Bookmark and Share



























Open the online Arabic language course







(330) 395-1453(330) 395-1453


Byzantine Empire



Hagia Sophia, Istanbul
ZOOM - Open a large version of this image

Hagia Sophia church of the 6th century. Now Istanbul, Turkey.





Emperors
Last column, length of reign
Constantine 1 306-337 31
Constantius 2 337-361 24
Julian 361-363 2
Jovian 363-364 0.8
Valens 364-378 14
Procopius 365-366 0.8
UNDER ROME
Emperor Gratian
378-379
Theodosius 1 379-395 16
Arcadius 395-408 13
Theodosius 2 408-450 42
Marcian 450-457 7
Leo 1 457-474 17
Leo 2 474 0.10
Zeno 474-491 17
Basilicus 475-476 2
Anastasius 1 491-518 27
Justin 1 518-527 9
Justinian 1 527-565 38
Justin 2 565-578 13
Tiberius 2 Constantinus 578-582 4
Maurice 582-602 14
Phocas 602-610 8
Heraclius 610-641 31
Constantine 3 641 0.4
Heraclonas 641 0.8
Constans 2 641-680 39
Constantine 4 668-685 17
Justinian 2 685-695 10
Leontius 695-698 3
Tiberius 3 698-705 7
Justinian 2
RESTORED
705-711 6
Philippicus 711-713 2
Anastasius 2 713-715 2
Theodosius 3 715-717 2
Leo 3 717-741 24
Constantine 5 741 1
Artabasdus 741-743 2
Constantine 5
RESTORED
743-775 12
Leo 4 775-780 5
Constantine 6 780-797 17
Irene (Queen) 797-802 5
Nicephorus 1 802-811 9
Stauracius 811 1
Micheal 1 811-813 2
Leo 5 813-820 7
Micheal 2 820-829 9
Theophilus 829-842 13
Micheal 3 842-867 25
Basil 1 867-886 19
Leo 6 886-912 26
Alexander 912-913 1
Constantine 7 913-959 46
Romanus 1 919-944 25
Romanus 2 959-963 4
Basil 2 and Constantine 8 963 0.3
Nicephorus 2 963-969 6
John 1 969-976 7
Basil 2 976-1025 49
Constantine 8 1025-1028 3
Romanus 3 1028-1034 6
Micheal 4 1034-1041 7
Micheal 5 1041-1042 0.8
Zoe 1042 0.2
Constantine 9 1042-1055 13
Theodora 1055-1056 2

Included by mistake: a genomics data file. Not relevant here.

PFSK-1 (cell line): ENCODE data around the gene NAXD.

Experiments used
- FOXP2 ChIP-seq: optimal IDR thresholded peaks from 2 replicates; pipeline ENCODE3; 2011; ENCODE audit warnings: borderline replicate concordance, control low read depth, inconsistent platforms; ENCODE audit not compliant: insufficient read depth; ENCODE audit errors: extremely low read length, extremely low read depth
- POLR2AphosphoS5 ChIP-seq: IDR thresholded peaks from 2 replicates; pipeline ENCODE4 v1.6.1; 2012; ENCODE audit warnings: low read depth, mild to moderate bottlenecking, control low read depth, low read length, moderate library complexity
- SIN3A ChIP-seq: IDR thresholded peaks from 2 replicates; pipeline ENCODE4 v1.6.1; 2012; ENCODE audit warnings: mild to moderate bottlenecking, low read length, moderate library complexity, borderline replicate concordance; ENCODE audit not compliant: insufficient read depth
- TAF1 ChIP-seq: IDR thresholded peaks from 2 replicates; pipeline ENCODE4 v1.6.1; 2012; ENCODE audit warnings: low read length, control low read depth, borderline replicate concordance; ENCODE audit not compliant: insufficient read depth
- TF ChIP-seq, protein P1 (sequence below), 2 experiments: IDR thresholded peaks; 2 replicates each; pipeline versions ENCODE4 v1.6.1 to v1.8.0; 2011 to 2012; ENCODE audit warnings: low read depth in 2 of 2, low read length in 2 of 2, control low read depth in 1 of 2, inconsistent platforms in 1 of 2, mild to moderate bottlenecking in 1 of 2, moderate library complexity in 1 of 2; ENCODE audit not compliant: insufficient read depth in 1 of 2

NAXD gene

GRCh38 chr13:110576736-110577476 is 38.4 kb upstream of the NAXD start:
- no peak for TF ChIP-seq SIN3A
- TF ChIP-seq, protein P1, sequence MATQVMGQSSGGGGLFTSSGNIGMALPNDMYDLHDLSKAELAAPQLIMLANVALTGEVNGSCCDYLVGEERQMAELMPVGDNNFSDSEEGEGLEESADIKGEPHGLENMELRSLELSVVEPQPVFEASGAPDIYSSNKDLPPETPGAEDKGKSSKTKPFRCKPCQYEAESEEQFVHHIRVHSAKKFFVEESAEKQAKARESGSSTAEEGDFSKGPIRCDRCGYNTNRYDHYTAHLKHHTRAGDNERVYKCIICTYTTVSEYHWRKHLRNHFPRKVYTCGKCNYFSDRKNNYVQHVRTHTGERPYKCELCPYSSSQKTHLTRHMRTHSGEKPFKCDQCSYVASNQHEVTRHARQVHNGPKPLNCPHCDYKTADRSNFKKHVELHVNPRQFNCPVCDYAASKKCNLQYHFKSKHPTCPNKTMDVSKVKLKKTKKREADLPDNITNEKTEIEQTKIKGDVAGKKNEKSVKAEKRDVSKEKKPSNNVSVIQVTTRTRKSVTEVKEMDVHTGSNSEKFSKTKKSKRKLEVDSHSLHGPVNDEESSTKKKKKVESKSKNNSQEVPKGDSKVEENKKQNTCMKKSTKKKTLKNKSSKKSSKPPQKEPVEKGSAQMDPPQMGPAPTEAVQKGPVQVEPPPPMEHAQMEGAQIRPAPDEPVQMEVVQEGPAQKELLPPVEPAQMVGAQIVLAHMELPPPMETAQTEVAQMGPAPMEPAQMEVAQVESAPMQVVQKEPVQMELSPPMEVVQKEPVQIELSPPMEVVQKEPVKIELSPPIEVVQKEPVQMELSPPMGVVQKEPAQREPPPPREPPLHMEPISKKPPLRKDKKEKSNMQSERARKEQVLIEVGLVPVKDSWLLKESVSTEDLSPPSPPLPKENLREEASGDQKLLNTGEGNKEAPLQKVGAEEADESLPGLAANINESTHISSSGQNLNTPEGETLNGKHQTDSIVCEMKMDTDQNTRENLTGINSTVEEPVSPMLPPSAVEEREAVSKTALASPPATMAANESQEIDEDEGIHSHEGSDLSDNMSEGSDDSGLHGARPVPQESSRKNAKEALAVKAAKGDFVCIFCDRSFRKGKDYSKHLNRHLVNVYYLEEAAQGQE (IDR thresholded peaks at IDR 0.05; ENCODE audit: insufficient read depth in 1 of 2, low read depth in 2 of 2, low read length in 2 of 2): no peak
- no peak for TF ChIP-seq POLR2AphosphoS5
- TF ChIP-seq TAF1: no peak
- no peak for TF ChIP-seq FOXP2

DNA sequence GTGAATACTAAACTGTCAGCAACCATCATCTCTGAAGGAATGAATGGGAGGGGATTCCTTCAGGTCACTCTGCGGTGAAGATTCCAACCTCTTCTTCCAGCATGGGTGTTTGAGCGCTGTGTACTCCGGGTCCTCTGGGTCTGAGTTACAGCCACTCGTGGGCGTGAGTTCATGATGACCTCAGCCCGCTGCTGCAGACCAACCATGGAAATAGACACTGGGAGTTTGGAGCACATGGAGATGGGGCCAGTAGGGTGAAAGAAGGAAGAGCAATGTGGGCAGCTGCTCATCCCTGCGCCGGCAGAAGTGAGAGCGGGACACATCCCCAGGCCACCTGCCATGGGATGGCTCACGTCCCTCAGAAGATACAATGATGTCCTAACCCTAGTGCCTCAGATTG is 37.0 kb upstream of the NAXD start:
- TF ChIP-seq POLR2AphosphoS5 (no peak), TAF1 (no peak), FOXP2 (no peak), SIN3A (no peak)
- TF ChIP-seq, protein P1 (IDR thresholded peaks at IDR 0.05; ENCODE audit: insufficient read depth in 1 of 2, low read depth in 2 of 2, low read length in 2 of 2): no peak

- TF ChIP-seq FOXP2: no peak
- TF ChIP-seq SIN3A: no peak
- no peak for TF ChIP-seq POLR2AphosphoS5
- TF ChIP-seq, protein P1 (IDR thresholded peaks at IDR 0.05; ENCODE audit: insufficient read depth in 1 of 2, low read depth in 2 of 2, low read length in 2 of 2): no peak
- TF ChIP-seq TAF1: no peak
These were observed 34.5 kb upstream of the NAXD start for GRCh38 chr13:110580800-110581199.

Micheal 6 1056-1057 1
Isaac 1 Comnenus 1057-1059 2
Constantine 10 1059-1067 8
Micheal 7 1067-1078 11
Romanus 4 1067-1071 4
Nicephorus 3 1078-1081 3
Alexius 1 Comnenus 1081-1118 37
John 2 Comnenus 1118-1143 5
Manuel 1 Comnenus 1143-1180 37
Alexius 2 Comnenus 1180-1183 3
Andronicus 1 Comnenus 1183-1185 2
Isaac 2 1185-1195 12
Alexius 3 1195-1203 8
Alexius 4 1203-1204 1
Isaac 2 1203-1204 1
Alexius 5 1204 1
Theodore 1 1204-1222 18
John 3 1222-1254 32
Theodore 2 1254-1258 4
John 4 1258-1261 3
Micheal 8 1259-1282 23
Andronicus 2 1282-1328 46
Andronicus 3 1328-1341 13
John 5 1341-1376 25
John 6 1347-1354 7
Andronicus 4 1376-1379 3
John 5 1379-1391 12
John 7 1390 1
Manuel 2 1391-1425 34
John 7 1399-1402 3
John 8 1425-1448 23
Constantine 11 1449-1453 4

Empire dominating Anatolia and southeastern parts of Europe from 395 until 1453, although the process of making it an independent empire started in 330. The Byzantine Empire was a continuation of the Roman Empire, representing its eastern part. It would through the 5th century largely become the only empire in the Mediterranean Sea.
The name Byzantine Empire is an academic term, used to differentiate this empire from the former Roman one. It was derived from the original name of Constantinople: Byzants. The rulers in Constantinope themselves continued the use of the term "Roman," and their subjects were referred to as Rhomaioi, "Romans".
The major language of the empire was Greek, but the original languages of every region were commonly used.
After a number of attacks by Muslim Arabs in the late 7th century, the rulers of Byzantium reformed the army. The army corps administered and taxed their own districts. This would strain the development in the empire, and most cities and towns fell into decline.